From Bill and Ted to Joey Lawrence, “WHOA!” has been the battle-cry of the California dude. Today we’ll see Jesus jump in on the game and let loose a whole string of “Woes.”
While most of us love to talk about the Jesus who proscribes blessings, we can’t ignore the Jesus who pronounces woes.
Here’s today’s word…
No, we’re not talking about happy bees and sad bees. Although, who doesn’t love a happy bee?!
Beatitude means “state of blessedness or happiness.” In Jesus’ Sermon on the Mount, Jesus tells his audience that if they fit into certain life categories, then they are blessed or happy. One way of translating the word “blessed” in the Bible is “lucky.”
Which is really funny because the life situations that Jesus talks about aren’t those that we see in our lives and consider ourselves lucky or fortunate. Seems Jesus is trying to flip this world on its head.
And he lifted up his eyes on his disciples, and said:
Blessed are you who are poor, for yours is the kingdom of God.
Blessed are you who are hungry now, for you shall be satisfied.
Blessed are you who weep now, for you shall laugh.
Blessed are you when people hate you and when they exclude you and revile you and spurn your name as evil, on account of the Son of Man! Rejoice in that day, and leap for joy, for behold, your reward is great in heaven; for so their fathers did to the prophets.
Do these seem like qualities of people we would envy? Is this person someone we would consider fortunate? When we see people like this we say, “Man, there’s just no chance. He’s toast – a loser. How could such a person be part of what God is doing?”
Hungry. Mourning. Hated.
Sounds like your typical life loser. The underdog. These are the people Jesus calls lucky. He radically changes our ideas of who and what is important in the kingdom of God. He turns the table on the people who live their best life now.
But woe to you who are rich, for you have received your consolation.
Woe to you who are full now, for you shall be hungry.
Woe to you who laugh now, for you shall mourn and weep.
Woe to you, when all people speak well of you, for so their fathers did to the false prophets.
Underdogs are determined by outward appearances. People who are have no hope. People who have no joy. People who have no power. People who fight against the world and never know justice. These are not the kind of people the world looks at and says, “Here’s a winner!” But the words of Jesus reflect Isaiah 61:
The Spirit of the Lord God is on Me, because the Lord has anointed Me to bring good news to the poor. He has sent Me to heal the brokenhearted, to proclaim liberty to the captives, and freedom to the prisoners; to proclaim the year of the Lord’s favor, and the day of our God’s vengeance; to comfort all who mourn, to provide for those who mourn in Zion; to give them a crown of beauty instead of ashes, festive oil instead of mourning, and splendid clothes instead of despair. And they will be called righteous trees, planted by the LORD, to glorify him.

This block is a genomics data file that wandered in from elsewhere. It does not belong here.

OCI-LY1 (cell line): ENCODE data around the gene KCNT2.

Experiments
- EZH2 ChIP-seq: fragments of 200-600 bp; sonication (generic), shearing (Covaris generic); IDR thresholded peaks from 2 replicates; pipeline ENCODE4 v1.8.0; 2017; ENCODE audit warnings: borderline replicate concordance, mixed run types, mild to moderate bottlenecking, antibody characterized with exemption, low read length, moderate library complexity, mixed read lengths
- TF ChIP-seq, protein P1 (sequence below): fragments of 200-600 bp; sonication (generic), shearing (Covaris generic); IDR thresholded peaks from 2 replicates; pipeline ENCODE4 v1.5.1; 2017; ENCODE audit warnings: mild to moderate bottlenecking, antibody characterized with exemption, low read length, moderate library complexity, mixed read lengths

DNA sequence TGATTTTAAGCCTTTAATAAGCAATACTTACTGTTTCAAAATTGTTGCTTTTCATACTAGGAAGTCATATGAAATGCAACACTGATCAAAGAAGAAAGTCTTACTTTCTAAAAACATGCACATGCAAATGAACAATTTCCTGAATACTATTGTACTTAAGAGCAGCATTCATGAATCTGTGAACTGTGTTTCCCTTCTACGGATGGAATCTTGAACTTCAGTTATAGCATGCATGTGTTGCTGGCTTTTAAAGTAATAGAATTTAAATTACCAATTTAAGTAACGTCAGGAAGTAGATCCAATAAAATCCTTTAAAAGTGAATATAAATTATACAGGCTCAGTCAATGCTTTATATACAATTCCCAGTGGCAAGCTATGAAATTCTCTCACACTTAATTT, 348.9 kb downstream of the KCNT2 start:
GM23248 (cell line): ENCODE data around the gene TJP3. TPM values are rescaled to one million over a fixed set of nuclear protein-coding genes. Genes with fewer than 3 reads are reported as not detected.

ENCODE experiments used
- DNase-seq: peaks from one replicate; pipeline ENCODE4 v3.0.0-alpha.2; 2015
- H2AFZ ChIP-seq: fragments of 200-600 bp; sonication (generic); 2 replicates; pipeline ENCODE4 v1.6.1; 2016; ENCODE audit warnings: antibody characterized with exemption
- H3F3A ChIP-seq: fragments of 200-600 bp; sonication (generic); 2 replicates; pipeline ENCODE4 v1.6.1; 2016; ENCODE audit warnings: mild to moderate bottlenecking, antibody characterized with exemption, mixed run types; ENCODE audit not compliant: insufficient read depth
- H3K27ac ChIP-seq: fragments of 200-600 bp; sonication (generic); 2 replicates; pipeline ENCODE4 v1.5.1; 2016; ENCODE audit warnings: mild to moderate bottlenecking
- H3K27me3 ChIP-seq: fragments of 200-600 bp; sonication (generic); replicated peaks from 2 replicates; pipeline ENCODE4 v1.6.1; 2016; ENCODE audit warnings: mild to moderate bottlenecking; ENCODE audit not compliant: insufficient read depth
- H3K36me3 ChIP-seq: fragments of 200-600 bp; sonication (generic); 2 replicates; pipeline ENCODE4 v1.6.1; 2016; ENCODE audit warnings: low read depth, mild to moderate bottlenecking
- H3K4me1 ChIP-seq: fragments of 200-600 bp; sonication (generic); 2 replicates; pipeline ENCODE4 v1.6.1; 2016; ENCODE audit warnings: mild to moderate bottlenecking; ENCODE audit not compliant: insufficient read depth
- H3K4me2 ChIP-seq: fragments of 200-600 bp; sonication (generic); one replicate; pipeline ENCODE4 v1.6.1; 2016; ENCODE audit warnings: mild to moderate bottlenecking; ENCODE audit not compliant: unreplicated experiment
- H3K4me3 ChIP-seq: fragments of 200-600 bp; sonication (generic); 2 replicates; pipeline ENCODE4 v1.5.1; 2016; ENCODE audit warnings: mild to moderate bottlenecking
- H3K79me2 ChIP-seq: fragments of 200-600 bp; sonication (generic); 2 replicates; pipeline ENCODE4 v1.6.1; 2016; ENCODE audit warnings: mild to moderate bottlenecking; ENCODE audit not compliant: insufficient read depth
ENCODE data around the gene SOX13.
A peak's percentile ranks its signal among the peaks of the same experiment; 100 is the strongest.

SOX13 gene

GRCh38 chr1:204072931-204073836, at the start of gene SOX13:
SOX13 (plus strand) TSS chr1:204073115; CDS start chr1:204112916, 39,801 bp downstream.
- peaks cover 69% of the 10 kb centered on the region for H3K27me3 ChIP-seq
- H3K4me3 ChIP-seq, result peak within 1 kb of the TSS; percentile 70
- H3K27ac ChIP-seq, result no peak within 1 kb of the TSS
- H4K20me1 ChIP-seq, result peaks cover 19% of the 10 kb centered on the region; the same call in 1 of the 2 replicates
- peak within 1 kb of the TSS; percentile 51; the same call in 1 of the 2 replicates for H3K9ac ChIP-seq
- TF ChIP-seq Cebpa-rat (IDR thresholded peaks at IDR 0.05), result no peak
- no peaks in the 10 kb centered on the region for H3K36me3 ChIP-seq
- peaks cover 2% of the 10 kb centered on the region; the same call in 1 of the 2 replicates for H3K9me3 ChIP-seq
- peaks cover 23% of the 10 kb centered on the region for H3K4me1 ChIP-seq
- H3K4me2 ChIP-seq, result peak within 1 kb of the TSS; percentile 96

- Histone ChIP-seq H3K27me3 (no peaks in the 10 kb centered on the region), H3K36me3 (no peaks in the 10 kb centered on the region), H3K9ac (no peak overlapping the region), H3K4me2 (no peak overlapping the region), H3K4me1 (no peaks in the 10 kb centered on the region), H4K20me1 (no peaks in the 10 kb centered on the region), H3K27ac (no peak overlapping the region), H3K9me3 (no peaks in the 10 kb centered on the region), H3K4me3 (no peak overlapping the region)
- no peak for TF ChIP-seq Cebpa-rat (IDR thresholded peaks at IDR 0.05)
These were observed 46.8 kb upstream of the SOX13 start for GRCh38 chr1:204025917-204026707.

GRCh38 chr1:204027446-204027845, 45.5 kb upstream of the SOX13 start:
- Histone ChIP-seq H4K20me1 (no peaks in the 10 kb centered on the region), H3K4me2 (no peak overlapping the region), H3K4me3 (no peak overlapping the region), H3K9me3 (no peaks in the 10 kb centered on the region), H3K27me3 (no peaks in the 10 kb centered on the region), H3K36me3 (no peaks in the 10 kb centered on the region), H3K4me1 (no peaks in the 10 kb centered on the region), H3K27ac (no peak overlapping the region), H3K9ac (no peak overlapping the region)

Underdogs to the world, but Jesus speaks of a reversal of circumstances for those who are unfortunate. These are undesirable conditions that God will one day make right. There is a song by the band Third Day that talks about people who are living an underdog kind of life—broken and hurting people. And the simple answer for the underdog is this—Cry Out to Jesus.
We’re going to have some reflection and response time. Think about the message and focus on the words of the songs.
Our first song is Your Grace Is Enough. The songwriter says, “God remember us, remember your promise—even still, your grace is enough.”
Look at the situations in which Jesus calls people blessed. I don’t think any reasonable person would wish for those things in life. But our happiness is not dependent on our life circumstances. Ultimately, our happiness is based on another reality—a future reality. No matter what we face, the grace of God is sufficient for our lives.
As you listen, ask yourself: Where do Jesus’ pronouncement of blessing apply to my life?
How can I see myself as blessed even when I’m not feeling like this world is providing happiness?
How is God’s grace enough for me?”
Our second song this morning is Oh, Happy Day and simply declares:
Oh, happy day
When Jesus washed my sins away!
You can’t talk about being blessed, lucky, and happy without listening to some good Gospel music! In all seriousness, when we talk about the blessedness that is realized in a future reality, it is based on this “happy day” when Jesus made it possible to be reconciled to God.
– Can I celebrate this happy day in my life?
– Can I consider myself blessed even in struggle?
MAKING IT REAL:
– This week, think about the areas of your life where you FEEL blessed. Think about the areas where you DON’T feel blessed. Ask how God can bless you in spite of your struggle.
– If you have never come to the point in your life where you have said, “I want to be a Christ-follower” then make that decision today. Shoot us an email and we’d love to talk to you about it.
Chris Linzey is husband to Tené, father to the three most beautiful children in the world, movie addict (seriously, if it’s on a screen he'll watch it—doesn’t matter how crummy or low-budget), and a Navy Chaplain, currently assigned to Naval Air Station, Meridian. Chris has a deep desire to help people live lives of faith where the Bible is more than mere words on a page, but the way we live everyday. His undergrad and Master’s studies were in Biblical Studies and he focused on the New Testament (his mentor was a Gospel of Mark scholar). He went on to get a Master of Divinity (MDiv) in Pastoral Preaching. Follow him at @chrislinzey.